Trajectories of self-kindness, common humanity, and mindfulness during the COVID-19 pandemic: A person-oriented multi-trajectory approach

Robin Wollast, Éric Lacourse, Geneviève A. Mageau, Mathieu Pelletier-Dumas, Anna Dorfman, Véronique Dupéré, Jean Marc Lina, Dietlind Stolle, Roxane de la Sablonnière

Research output: Contribution to journalArticlepeer-review

3 Scopus citations

Abstract

The COVID-19 pandemic has produced unprecedented changes in the lives of many people. Although research has documented associations between concerns related to COVID-19 and poor mental health indicators, fewer studies have focused on positive factors that could help people better cope with this stressful social context. To fill this gap, the present research investigated the trajectories of self-compassion facets in times of dramatic social change. Using a longitudinal research design, we described the trajectories of self-kindness, common humanity, and mindfulness during the first eight months of the COVID-19 pandemic, in a representative sample of Canadian adults (N = 3617). Relying on a multi-trajectory group-based approach, we identified clusters of individuals following persistently low (4.0%), moderate-low (39.3%), moderate-high (46.7%), and high (10.0%) levels of self-kindness, common humanity, and mindfulness. Interestingly, we found that compassionate self-responding trajectories were mainly stable over time with minor fluctuations for some groups of individuals, in line with the epidemiological situation. In terms of covariates, we observed that older women were more likely to follow trajectories of high compassionate self-responding, as compared to the other age and gender groups. In terms of mental health indicators, we demonstrated that trajectory groups with high levels of compassionate self-responding were associated with greater life satisfaction, more happiness, better sleep quality, higher sleep quantity, and fewer negative emotions, as compared to lower trajectory groups. The results supported the idea that self-compassion during the COVID-19 pandemic could have favored better mental health indicators and could possibly be promoted as a psychological intervention in the general population.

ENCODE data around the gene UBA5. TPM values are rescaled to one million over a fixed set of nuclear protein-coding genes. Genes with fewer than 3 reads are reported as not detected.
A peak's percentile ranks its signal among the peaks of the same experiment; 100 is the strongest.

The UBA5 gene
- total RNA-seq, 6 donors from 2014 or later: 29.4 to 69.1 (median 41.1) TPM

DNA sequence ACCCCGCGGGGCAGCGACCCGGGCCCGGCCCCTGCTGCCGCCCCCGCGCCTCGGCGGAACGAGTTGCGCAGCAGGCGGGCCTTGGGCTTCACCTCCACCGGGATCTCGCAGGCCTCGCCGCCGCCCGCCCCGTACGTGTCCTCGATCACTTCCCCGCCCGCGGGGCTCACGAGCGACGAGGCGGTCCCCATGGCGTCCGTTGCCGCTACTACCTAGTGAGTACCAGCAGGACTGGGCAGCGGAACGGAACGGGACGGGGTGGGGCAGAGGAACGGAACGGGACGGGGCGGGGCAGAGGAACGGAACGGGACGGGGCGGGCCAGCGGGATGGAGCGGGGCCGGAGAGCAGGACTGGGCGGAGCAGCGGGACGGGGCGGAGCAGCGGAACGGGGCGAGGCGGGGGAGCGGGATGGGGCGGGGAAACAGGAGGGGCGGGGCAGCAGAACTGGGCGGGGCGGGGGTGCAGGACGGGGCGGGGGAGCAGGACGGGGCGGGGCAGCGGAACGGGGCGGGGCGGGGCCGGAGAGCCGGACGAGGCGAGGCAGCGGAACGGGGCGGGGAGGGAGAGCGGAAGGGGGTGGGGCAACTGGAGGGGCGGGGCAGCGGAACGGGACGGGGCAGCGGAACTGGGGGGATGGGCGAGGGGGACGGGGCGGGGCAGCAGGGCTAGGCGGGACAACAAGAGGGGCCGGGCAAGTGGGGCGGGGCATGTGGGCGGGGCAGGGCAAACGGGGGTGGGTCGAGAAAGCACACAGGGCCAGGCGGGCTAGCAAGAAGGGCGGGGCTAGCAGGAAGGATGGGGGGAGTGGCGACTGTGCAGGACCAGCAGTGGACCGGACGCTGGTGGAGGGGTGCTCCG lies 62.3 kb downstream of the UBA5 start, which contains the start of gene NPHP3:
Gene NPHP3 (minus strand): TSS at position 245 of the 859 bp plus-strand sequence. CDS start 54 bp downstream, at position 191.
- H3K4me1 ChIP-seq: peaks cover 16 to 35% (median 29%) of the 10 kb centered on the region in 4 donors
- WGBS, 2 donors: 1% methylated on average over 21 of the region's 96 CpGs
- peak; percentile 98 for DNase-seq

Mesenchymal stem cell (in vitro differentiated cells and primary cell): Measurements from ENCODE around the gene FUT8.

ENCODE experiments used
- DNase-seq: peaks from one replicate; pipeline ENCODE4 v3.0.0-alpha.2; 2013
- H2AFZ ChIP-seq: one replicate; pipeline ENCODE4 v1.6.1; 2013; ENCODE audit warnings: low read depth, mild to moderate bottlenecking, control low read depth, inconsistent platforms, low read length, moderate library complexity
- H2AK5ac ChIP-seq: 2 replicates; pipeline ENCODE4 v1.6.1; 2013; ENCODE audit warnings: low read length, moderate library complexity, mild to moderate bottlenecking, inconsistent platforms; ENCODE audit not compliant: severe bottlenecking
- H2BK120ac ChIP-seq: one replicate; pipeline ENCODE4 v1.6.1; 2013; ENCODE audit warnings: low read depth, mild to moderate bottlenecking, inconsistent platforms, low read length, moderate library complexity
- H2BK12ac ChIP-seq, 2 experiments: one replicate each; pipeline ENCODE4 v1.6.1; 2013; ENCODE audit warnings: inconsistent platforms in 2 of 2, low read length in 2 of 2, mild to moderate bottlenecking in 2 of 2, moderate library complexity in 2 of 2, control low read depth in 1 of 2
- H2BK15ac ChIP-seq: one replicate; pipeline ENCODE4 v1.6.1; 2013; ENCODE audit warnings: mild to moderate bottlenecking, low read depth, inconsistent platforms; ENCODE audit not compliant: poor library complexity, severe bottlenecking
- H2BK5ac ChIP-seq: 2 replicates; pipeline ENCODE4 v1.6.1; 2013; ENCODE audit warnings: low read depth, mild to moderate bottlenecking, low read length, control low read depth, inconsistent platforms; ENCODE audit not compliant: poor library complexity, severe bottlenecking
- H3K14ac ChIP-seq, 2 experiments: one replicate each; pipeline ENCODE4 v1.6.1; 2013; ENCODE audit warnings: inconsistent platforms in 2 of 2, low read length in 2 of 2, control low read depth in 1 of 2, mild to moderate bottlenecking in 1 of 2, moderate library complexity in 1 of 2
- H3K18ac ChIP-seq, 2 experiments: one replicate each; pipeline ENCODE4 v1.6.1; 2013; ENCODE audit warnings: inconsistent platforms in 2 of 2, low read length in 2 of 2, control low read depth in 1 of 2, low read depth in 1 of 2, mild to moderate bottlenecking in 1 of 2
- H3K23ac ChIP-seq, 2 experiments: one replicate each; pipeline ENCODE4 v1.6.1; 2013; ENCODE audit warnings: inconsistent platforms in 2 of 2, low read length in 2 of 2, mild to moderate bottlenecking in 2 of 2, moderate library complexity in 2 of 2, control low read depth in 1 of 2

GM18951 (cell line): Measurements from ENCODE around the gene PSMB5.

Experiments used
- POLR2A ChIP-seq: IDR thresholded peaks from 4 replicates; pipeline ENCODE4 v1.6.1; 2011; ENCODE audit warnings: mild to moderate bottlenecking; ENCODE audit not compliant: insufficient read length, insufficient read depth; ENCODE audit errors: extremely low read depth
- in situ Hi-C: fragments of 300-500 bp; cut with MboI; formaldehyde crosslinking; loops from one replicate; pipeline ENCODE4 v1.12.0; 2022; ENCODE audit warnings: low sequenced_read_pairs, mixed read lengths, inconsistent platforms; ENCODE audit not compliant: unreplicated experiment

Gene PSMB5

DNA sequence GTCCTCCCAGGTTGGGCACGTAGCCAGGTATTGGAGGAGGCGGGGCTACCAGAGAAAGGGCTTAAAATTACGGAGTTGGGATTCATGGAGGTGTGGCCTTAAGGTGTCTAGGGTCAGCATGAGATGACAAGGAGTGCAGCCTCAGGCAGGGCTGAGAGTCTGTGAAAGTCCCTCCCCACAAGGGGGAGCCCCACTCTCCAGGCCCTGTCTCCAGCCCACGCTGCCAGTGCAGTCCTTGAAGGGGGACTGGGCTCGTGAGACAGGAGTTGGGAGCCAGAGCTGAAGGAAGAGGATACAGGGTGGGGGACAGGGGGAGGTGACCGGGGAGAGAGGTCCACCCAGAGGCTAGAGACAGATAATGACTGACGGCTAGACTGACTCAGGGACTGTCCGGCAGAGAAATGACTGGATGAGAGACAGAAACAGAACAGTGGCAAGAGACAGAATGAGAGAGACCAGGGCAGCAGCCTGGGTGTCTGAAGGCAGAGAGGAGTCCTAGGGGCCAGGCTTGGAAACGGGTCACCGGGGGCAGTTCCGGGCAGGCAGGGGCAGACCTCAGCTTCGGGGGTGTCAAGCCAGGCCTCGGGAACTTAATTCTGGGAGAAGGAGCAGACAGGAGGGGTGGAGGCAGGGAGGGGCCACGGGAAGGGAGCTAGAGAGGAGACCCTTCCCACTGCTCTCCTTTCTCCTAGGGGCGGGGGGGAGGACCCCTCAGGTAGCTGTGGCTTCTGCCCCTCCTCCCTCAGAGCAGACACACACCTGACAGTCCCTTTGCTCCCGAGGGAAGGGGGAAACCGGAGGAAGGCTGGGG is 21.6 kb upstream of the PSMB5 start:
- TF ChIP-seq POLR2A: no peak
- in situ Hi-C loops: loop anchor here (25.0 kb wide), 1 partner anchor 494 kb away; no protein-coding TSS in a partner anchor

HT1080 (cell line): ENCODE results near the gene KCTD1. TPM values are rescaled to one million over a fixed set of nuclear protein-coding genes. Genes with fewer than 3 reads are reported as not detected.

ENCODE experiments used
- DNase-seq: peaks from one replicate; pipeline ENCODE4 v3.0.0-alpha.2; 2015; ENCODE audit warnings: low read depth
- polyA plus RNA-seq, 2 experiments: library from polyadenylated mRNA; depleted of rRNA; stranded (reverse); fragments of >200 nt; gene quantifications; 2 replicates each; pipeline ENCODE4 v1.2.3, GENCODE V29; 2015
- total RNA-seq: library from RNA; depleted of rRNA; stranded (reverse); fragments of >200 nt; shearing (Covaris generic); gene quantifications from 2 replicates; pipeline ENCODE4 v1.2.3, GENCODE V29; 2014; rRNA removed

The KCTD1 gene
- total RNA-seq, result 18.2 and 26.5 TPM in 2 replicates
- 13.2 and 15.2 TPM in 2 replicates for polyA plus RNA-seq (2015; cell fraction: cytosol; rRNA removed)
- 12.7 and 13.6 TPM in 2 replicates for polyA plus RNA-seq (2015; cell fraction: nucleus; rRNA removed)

Original languageEnglish
Article numbere0292522
JournalPLoS ONE
Volume18
Issue number12 December
DOIs
StatePublished - Dec 2023

Bibliographical note

Publisher Copyright:
© 2023 Wollast et al. This is an open access article distributed under the terms of the Creative Commons Attribution License, which permits unrestricted use, distribution, and reproduction in any medium, provided the original author and source are credited.

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